Friday’s Headlines: Jobless Rate Holds at 9.7%; Obama Presses for Health Bill
The U.S. unemployment rate remained unchanged at 9.7 percent in February, as employers cut a smaller than expected 36,000 jobs, the Labor Department said Friday. The report also revised job loss figures for December and January to show 35,000 fewer jobs lost than previously reported.
The report comes a day after the House passed legislation giving companies that hire unemployed workers a temporary payroll tax break. The $15 billion measure passed 217-201 on a mostly party-line vote.
The unemployment rate hasn’t risen since October, and overall, 14.9 million Americans are unemployed.
We’ll have more on the job numbers on Friday’s program and here on the Rundown.
Aftershocks in Chile
Multiple aftershocks continued to rock Chile, as a 6.0-magnitude tremor shook the city of Concepcion early Friday morning, sending residents out of buildings. Several hours later, reported the Associated Press, an aftershock with a preliminary magnitude of 6.8 again hit the city, shaking buildings and sending people back into the streets.
There were no immediate reports of further damage or casualties.
On Thursday, emergency management officials in Chile announced that they had significantly overestimated the death toll from the Saturday quake, lowering the figure from about 805 people to about 279, reported the New York Times.
The director of the emergency management agency told the Times that officials in several badly damaged municipalities had erroneously included names of people who were missing on lists of those who had been killed.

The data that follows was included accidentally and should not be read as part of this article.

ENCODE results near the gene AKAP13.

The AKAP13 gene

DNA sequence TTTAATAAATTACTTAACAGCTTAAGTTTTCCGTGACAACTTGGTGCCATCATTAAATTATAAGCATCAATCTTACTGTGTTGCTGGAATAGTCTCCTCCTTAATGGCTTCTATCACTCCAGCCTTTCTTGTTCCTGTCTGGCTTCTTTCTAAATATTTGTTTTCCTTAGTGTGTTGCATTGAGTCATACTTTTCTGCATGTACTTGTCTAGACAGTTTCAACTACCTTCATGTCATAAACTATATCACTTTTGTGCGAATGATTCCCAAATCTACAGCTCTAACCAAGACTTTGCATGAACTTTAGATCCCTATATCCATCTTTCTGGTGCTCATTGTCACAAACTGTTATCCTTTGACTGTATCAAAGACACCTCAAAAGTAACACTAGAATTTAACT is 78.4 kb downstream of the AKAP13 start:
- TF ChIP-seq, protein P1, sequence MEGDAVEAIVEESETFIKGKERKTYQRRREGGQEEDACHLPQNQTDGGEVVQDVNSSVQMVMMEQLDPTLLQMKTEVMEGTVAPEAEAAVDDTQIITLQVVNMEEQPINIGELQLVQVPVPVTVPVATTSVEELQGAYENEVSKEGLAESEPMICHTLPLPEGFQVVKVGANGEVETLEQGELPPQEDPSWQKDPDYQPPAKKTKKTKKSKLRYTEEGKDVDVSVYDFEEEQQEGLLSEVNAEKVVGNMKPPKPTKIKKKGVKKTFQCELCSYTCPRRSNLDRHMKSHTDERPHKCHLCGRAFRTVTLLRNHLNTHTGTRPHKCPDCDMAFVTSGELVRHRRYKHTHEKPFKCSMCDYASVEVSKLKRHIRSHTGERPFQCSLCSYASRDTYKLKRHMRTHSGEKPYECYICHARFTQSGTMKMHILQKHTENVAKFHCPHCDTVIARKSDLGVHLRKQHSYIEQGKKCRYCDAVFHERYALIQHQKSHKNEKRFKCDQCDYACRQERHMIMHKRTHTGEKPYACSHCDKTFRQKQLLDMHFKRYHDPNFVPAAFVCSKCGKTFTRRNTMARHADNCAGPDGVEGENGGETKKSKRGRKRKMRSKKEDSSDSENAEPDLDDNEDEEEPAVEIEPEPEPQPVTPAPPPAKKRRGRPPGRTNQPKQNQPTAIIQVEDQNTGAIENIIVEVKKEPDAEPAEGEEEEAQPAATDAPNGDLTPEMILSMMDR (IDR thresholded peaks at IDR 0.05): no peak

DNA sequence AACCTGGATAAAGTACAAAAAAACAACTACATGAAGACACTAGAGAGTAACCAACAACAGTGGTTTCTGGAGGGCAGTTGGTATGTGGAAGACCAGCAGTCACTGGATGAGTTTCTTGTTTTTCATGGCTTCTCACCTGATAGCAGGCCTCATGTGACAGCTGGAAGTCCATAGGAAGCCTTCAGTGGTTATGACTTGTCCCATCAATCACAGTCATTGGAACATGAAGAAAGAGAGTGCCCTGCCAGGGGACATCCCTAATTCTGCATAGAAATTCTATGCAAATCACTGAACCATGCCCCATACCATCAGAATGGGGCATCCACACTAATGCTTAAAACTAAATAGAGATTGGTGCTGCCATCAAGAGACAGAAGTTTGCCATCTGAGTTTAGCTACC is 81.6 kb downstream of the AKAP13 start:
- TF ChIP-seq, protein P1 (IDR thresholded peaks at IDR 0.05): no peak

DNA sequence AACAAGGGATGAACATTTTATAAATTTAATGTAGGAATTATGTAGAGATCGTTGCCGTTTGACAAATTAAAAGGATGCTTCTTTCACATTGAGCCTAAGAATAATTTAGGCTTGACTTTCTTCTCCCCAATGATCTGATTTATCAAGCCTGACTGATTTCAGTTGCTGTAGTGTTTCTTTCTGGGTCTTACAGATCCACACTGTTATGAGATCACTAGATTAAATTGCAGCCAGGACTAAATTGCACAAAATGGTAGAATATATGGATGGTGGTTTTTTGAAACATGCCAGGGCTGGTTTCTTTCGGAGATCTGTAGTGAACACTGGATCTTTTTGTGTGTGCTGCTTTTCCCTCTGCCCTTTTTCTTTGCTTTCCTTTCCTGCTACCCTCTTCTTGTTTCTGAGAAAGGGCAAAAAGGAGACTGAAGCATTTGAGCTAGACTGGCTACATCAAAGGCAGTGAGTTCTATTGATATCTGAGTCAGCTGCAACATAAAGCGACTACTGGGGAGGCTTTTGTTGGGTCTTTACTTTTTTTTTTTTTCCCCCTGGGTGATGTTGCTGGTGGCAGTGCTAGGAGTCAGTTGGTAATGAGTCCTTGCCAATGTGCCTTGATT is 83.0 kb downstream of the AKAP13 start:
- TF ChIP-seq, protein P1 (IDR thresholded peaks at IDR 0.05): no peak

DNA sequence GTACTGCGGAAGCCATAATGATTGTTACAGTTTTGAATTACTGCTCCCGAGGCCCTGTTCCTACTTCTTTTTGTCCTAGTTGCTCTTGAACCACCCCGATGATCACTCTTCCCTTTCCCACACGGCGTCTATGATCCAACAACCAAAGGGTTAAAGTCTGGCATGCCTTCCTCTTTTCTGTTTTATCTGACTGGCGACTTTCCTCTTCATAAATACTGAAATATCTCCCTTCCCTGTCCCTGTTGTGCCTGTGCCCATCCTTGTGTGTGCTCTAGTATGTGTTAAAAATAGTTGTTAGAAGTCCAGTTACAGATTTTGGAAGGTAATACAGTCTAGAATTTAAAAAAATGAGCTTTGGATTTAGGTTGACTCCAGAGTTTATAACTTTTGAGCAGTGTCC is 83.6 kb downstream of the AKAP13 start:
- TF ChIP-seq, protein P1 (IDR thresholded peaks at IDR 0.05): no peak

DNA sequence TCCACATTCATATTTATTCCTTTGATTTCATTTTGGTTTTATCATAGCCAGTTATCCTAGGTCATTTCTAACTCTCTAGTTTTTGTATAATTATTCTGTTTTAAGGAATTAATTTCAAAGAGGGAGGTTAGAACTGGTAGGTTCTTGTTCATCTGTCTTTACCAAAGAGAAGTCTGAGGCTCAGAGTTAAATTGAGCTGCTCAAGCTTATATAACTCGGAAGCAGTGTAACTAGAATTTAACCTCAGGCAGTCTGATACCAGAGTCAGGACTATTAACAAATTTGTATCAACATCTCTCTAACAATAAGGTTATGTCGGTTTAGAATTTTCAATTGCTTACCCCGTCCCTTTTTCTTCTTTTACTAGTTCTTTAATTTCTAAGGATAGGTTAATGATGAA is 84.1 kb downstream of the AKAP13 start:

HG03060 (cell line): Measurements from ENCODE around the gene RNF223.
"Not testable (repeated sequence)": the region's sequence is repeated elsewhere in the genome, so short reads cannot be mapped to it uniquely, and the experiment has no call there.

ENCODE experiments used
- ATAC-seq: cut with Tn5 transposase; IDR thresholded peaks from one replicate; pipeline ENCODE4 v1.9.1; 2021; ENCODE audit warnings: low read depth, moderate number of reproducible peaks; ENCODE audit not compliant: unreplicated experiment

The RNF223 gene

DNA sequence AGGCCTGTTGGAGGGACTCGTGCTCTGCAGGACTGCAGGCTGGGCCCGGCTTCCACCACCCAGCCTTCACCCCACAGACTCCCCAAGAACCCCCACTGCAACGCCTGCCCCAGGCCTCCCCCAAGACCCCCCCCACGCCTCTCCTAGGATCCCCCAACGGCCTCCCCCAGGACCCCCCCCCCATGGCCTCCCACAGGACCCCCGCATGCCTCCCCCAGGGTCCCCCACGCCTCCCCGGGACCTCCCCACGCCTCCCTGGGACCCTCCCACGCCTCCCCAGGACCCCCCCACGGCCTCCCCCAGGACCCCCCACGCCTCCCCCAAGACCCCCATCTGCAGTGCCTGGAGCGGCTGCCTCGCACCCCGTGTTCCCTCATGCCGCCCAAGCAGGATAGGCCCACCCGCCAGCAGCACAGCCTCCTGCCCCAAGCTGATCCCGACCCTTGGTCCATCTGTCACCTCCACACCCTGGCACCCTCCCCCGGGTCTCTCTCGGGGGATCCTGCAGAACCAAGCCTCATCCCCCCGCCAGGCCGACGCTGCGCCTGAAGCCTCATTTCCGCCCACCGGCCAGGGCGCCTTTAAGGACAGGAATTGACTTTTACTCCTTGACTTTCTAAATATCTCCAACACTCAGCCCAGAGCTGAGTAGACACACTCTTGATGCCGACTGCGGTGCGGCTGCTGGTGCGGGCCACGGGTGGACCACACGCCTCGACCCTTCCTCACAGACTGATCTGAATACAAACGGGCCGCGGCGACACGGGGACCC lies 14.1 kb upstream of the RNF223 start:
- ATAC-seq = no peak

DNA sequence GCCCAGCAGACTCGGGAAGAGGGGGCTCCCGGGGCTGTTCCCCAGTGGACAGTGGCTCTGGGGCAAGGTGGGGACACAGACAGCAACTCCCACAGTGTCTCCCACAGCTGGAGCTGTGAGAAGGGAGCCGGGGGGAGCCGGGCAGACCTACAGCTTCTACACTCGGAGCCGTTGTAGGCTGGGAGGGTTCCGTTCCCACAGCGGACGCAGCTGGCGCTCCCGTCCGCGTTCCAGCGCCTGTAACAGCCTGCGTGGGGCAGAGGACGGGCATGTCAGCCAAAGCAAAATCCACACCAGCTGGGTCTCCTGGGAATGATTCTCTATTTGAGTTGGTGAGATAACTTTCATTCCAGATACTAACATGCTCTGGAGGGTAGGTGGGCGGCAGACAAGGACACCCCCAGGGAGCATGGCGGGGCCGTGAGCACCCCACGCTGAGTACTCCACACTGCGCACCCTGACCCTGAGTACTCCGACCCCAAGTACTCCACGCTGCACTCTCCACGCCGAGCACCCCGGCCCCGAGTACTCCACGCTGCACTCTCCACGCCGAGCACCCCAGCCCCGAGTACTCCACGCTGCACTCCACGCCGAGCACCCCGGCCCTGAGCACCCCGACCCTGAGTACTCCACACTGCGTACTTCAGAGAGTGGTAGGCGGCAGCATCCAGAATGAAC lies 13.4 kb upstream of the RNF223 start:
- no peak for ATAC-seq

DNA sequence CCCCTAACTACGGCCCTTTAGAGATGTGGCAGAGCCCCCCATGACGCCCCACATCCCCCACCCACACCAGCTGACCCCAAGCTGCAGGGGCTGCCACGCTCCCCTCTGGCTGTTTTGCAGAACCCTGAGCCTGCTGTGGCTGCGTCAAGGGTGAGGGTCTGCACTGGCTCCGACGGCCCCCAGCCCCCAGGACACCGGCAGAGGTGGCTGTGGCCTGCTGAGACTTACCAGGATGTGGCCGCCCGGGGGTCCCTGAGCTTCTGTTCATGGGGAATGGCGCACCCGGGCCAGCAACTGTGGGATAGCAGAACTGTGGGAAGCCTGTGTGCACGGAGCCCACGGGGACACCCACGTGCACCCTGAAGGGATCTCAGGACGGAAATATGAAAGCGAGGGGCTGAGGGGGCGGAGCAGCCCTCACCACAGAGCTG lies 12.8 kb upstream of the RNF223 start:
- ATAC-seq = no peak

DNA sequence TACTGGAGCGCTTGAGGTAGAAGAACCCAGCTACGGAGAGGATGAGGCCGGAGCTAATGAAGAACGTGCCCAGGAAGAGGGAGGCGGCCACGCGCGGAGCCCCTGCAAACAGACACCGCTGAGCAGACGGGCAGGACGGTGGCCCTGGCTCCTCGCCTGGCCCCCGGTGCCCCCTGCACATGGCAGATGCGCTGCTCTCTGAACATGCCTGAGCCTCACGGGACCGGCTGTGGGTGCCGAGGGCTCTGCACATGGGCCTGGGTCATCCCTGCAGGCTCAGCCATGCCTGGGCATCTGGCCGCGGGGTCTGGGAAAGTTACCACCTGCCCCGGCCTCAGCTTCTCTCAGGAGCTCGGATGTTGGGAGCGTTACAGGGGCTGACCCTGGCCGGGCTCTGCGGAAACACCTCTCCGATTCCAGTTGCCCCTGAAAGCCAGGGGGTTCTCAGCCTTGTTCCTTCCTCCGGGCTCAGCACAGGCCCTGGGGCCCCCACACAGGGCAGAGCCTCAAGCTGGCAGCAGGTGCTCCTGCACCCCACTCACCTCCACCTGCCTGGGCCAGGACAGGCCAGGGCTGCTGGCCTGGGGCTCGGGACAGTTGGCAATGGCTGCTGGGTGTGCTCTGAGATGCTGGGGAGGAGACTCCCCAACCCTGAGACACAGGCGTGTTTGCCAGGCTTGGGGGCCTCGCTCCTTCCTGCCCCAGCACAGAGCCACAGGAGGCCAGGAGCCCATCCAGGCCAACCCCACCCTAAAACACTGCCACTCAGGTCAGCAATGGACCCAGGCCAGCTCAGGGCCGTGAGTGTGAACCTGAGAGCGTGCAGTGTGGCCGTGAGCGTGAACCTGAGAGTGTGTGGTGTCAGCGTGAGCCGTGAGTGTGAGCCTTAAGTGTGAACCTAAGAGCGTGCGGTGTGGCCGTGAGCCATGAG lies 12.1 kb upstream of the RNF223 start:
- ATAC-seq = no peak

The Los Angeles Times profiles Chilean President-elect Sebastian Pinera, who will take over next week.
“We will not be the government of the earthquake,” said Pinera, who succeeds President Michelle Bachelet. “We will be the government of reconstruction.”
Health Care Reform
The Obama administration continues its push for passage of health care reform legislation.
At an unannounced appearance at a White House meeting between insurance executives and Health and Human Services Secretary Kathleen Sebelius Thursday, President Barack Obama read a letter from a cancer patient and admonished the executives about what he has called excessive rate increases.
The Washington Post describes the meeting here.
The Obama administration is not alone in stepping up its efforts. “Lobbyists and activist groups launched advertising and grass-roots campaigns to press the two dozen members of Congress who ultimately could cast the swing votes on the controversial issue,” reports the Tribune.
Politico has a look at “ten people who could decide health care reform,” while the New York Times reports that at least one Democrat, Rep. Bart Gordon of Tennessee, appears to be shifting positions to support the plan.